How forgiving are you?
This morning I had breakfast with my dear friend Lana, and over scrambled eggs and porridge we discussed forgiveness. Why and when and how do we forgive? And is it possible to forgive too easily?
I have people in my life who have hurt me down time and time again, and yet I'll forgive them repeatedly, because I know that they have 'issues'. They might have serious problems, or an illness, or have had a difficult childhood, and I feel that this affords them a certain leeway on my part.
But then there are people who will disappoint me once, and I will wipe them from my life forever. And it's not because the transgression is so great; it's because I cannot excuse their behaviour on any grounds.
But why? Why can I forgive some people and not others?
I guess I see people as having a certain degree of emotional handicap, similar to the system used in golf. If you have a serious handicap - depression, for example, or trauma or addiction - then I will give you far more leeway than someone with a very mild handicap. What this means, effectively, is that I may forgive way too much if I perceive you as being very damaged, or needy.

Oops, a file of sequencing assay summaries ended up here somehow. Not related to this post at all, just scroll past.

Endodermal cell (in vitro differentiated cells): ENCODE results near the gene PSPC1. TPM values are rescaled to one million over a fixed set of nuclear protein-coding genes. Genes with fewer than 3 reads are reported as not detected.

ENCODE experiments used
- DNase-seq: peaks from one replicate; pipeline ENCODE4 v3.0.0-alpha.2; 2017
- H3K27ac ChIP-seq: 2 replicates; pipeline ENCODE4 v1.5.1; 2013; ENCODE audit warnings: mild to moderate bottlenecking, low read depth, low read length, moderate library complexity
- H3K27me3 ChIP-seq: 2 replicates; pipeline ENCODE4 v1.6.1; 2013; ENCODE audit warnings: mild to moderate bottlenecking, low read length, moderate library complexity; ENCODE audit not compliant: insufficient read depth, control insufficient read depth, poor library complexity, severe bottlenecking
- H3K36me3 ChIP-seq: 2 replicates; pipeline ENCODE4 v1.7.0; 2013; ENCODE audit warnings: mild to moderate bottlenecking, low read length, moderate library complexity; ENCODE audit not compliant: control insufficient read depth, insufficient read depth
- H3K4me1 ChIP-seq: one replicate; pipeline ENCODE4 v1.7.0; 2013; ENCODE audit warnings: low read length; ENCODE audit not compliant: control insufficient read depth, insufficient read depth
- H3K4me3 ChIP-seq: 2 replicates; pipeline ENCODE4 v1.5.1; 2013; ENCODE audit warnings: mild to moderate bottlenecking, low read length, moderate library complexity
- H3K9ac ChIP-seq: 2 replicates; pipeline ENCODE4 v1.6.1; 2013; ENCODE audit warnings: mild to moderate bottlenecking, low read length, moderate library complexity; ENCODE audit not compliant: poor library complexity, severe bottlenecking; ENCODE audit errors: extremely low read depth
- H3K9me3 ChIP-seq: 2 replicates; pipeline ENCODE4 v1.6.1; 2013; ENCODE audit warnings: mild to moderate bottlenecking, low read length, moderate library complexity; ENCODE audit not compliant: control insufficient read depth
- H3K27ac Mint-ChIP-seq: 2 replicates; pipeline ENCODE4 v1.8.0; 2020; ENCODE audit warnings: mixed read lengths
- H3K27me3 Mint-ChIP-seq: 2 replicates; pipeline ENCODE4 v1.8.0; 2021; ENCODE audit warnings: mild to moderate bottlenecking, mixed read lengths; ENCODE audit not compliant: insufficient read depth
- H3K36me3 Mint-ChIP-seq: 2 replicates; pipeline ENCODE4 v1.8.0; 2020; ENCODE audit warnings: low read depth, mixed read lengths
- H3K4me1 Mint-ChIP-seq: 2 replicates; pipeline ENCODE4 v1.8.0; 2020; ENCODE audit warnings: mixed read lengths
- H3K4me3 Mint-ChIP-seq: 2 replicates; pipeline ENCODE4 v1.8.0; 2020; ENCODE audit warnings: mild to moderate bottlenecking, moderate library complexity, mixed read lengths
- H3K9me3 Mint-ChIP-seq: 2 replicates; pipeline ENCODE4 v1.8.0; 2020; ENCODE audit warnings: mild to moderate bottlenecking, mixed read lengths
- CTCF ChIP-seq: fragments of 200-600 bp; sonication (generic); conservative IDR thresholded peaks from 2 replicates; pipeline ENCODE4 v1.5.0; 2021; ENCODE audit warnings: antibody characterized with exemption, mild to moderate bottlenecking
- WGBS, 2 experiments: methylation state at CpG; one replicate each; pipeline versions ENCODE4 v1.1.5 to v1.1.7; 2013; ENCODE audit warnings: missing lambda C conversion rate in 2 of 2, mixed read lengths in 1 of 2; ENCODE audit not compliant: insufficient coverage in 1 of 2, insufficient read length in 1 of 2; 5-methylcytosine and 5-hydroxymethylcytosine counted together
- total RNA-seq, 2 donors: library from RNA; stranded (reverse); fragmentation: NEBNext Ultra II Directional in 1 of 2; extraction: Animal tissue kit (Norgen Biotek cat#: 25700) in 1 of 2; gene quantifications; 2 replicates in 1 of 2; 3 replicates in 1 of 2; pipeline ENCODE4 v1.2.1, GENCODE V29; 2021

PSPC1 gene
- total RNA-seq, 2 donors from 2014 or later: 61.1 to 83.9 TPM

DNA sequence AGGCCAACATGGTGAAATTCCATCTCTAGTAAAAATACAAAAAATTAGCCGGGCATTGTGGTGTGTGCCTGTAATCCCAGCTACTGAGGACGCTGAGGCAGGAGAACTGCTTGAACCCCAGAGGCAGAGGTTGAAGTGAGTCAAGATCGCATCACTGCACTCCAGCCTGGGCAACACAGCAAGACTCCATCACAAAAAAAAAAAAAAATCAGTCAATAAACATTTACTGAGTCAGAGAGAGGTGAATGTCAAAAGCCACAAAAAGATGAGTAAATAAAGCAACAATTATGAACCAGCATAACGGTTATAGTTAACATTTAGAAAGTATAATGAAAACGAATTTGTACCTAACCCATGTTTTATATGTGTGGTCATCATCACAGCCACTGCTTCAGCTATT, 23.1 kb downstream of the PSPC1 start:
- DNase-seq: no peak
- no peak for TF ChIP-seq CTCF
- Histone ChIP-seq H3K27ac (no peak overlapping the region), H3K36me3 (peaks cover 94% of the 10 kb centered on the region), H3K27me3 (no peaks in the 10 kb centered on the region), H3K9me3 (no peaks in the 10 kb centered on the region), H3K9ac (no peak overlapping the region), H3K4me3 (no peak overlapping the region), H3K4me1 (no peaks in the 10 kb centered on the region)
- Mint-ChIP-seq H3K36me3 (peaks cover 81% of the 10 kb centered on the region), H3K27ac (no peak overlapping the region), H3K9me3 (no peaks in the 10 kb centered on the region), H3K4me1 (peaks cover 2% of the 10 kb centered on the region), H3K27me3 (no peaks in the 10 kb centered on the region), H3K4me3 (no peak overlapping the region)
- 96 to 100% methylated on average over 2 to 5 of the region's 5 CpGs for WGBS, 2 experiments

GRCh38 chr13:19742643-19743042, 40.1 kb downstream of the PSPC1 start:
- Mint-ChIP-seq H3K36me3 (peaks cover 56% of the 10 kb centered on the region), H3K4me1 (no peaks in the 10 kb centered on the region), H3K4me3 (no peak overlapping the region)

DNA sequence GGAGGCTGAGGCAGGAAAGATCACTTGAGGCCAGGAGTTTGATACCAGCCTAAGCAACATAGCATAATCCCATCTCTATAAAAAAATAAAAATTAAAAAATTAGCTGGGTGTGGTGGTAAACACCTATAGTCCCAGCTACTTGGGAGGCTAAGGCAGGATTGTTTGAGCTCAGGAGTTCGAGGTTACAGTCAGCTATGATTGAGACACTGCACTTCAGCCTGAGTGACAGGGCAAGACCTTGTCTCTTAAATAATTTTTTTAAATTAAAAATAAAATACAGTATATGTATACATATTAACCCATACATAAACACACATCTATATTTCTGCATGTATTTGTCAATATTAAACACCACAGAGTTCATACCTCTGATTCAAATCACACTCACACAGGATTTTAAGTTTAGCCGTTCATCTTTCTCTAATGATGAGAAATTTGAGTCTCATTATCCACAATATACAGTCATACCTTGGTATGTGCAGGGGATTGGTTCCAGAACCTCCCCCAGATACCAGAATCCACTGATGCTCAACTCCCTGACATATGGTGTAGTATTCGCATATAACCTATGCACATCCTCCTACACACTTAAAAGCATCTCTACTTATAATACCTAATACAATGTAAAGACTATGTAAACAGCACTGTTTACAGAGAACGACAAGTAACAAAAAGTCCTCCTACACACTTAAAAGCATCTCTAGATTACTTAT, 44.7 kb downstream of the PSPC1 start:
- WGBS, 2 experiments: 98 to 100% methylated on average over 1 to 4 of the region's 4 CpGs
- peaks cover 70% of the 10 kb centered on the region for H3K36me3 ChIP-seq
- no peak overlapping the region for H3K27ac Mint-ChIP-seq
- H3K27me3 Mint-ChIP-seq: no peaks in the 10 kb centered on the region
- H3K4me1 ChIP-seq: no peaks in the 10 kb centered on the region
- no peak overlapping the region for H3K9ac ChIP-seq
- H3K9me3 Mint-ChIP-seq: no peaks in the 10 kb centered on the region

Lana is extremely forgiving (I know this because she is still friends with me), however she disagrees with my notion of emotional handicap. She argues that adults need to be responsible for themselves. Being damaged or having problems doesn't give you the right to be a bad friend, a nasty colleague, an abusive parent, a cruel boss.
So where do we draw the line? Can empathy and sympathy stretch too far? And when does forgiveness undermine our own self-respect? Are there times when it's best to refuse to wipe the slate clean?
I don't know. But you might. Thoughts?